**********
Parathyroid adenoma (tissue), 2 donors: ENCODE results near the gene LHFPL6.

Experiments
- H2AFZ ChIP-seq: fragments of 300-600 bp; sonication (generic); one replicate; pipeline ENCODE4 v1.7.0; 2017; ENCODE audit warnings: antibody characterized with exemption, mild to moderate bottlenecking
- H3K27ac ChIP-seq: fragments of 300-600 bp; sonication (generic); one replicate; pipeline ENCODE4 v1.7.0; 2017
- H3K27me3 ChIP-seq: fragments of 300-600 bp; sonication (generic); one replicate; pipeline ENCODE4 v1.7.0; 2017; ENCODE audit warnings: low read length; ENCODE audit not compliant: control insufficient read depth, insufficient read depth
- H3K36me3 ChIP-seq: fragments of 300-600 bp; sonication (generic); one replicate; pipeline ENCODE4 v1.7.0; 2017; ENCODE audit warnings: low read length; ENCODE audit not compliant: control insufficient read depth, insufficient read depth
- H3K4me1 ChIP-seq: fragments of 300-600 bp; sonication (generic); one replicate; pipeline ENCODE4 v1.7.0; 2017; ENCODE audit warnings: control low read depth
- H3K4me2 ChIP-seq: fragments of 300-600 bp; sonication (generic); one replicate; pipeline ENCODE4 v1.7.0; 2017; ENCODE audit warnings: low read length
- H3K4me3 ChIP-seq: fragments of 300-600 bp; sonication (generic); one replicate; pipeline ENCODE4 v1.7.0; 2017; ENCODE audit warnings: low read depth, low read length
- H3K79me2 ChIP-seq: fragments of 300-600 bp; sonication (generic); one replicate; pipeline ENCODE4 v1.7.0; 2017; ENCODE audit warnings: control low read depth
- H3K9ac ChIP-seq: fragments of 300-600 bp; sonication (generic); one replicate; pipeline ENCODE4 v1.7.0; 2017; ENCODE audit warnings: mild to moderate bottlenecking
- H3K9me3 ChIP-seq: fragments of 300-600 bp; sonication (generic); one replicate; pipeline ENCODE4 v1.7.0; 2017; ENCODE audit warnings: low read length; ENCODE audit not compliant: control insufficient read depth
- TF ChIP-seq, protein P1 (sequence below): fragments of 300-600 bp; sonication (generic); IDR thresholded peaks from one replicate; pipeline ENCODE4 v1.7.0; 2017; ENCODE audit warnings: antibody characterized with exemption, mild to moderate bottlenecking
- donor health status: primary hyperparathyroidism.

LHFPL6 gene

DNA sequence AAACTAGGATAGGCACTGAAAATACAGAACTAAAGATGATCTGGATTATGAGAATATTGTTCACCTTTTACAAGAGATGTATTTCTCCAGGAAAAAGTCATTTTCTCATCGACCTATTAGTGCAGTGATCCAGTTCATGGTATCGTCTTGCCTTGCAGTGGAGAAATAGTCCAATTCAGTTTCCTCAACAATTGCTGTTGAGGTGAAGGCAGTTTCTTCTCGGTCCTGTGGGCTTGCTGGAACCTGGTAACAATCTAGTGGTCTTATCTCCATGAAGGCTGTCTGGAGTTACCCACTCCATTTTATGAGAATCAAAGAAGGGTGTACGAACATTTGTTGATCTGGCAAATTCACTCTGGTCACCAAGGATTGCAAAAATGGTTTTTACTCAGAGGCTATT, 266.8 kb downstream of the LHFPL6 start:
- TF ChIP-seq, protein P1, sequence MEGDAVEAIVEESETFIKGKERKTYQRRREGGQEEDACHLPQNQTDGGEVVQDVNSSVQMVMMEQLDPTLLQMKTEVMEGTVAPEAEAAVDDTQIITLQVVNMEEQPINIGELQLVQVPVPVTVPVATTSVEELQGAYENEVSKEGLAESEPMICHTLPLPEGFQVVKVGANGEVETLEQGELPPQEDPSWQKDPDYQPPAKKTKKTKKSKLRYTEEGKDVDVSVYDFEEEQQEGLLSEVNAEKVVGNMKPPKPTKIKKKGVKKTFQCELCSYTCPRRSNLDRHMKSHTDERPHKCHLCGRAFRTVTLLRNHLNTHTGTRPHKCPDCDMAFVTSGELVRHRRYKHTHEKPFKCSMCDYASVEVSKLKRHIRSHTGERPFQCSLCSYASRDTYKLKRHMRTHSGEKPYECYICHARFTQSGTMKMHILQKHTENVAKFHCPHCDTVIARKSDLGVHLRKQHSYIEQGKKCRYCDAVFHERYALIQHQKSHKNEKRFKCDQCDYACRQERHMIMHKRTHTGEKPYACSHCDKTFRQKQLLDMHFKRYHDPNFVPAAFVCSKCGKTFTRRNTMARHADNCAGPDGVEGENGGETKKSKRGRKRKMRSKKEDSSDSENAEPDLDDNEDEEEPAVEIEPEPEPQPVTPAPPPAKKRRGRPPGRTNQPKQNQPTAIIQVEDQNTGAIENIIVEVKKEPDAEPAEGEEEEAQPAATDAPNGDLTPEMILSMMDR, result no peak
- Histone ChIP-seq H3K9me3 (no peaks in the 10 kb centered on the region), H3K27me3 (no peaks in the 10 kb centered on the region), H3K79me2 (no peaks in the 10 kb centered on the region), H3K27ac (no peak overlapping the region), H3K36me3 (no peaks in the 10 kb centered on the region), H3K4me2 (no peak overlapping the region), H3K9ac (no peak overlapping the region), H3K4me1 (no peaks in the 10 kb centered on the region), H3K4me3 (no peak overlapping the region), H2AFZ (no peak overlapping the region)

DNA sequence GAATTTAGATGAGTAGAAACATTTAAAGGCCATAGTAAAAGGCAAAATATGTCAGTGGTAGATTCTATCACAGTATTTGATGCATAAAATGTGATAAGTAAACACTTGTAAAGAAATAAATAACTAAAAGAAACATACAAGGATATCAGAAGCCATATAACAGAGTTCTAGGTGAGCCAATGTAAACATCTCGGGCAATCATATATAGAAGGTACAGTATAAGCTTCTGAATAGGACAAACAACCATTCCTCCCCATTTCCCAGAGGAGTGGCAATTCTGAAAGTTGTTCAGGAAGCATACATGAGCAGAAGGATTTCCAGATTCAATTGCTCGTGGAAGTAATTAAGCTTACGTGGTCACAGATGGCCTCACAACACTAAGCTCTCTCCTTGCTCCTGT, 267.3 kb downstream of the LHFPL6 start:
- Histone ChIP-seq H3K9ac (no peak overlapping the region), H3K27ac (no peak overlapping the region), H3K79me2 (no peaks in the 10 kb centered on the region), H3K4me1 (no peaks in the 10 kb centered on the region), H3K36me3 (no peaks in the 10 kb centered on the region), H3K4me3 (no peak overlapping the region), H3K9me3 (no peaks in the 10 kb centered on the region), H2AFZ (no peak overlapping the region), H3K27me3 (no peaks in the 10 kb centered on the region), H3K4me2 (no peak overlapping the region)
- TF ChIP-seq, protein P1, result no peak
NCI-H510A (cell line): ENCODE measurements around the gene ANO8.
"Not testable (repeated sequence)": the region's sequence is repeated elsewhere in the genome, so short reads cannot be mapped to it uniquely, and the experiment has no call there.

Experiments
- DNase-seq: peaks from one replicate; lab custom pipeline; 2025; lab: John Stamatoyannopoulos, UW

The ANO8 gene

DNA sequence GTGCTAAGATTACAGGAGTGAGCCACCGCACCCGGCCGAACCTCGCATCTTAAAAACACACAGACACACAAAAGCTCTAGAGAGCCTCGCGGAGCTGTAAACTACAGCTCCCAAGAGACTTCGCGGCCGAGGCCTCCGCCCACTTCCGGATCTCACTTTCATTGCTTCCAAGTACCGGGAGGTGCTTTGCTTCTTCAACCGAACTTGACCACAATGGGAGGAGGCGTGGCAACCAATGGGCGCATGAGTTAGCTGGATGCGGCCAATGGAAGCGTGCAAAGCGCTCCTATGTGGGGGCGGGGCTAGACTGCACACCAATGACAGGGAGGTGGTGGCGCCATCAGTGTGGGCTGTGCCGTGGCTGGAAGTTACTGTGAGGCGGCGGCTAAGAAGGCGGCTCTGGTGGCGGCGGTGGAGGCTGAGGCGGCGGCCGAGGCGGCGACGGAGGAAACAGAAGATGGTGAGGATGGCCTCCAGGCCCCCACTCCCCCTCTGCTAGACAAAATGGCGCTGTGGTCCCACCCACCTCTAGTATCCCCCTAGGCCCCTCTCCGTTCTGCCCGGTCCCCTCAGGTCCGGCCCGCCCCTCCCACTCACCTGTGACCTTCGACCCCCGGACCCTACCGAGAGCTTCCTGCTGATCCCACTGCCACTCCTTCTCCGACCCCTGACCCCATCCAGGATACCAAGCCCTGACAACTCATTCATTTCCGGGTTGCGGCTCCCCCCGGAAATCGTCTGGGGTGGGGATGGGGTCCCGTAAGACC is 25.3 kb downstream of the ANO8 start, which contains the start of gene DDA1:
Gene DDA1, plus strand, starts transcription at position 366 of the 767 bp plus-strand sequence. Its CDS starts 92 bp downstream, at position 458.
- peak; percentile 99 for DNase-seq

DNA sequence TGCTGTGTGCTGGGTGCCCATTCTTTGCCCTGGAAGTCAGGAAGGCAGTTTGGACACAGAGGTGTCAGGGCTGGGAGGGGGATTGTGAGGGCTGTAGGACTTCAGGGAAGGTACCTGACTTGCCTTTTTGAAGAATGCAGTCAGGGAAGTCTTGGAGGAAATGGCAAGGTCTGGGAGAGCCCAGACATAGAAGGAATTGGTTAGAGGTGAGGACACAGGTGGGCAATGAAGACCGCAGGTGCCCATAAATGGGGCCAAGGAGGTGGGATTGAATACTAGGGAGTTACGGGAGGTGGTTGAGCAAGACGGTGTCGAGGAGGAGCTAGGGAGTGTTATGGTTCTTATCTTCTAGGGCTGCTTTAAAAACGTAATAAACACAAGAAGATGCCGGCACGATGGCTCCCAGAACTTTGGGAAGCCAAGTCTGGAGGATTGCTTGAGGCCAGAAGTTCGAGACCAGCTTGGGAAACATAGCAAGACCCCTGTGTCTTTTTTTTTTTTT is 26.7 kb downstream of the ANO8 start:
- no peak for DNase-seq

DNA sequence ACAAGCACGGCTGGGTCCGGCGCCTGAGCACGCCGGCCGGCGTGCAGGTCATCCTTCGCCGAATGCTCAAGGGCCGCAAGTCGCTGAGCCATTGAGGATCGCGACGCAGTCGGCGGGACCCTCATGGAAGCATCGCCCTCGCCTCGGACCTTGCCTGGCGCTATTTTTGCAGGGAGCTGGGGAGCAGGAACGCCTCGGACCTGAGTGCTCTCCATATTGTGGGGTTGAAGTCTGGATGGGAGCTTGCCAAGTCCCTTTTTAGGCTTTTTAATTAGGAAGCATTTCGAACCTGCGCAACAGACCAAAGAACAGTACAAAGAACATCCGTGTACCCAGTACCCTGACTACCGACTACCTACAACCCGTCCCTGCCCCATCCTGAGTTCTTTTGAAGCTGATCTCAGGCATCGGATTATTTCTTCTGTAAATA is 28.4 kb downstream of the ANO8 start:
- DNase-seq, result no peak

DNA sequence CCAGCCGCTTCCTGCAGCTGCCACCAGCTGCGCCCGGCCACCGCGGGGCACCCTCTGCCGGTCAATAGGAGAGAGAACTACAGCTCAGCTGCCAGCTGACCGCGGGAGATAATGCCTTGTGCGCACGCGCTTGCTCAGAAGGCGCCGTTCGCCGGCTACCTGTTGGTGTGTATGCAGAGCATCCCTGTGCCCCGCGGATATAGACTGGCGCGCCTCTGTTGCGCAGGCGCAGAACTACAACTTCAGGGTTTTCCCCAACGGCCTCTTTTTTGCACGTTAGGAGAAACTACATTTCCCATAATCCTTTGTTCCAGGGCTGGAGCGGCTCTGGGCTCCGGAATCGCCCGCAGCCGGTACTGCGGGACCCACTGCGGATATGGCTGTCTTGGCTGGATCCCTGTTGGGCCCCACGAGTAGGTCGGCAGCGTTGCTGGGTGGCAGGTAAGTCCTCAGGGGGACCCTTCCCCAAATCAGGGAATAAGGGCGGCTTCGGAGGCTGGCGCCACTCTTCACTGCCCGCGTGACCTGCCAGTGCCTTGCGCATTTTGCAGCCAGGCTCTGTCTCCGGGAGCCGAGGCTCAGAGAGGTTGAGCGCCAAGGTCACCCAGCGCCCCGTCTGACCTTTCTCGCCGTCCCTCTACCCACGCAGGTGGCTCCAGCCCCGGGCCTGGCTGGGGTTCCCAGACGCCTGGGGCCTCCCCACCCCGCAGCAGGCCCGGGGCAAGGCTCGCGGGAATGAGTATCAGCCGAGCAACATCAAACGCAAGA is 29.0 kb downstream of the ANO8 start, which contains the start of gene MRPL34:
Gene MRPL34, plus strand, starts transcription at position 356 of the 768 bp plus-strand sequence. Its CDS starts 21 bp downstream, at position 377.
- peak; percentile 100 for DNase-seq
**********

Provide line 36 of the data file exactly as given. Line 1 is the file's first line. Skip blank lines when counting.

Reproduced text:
- peak; percentile 100 for DNase-seq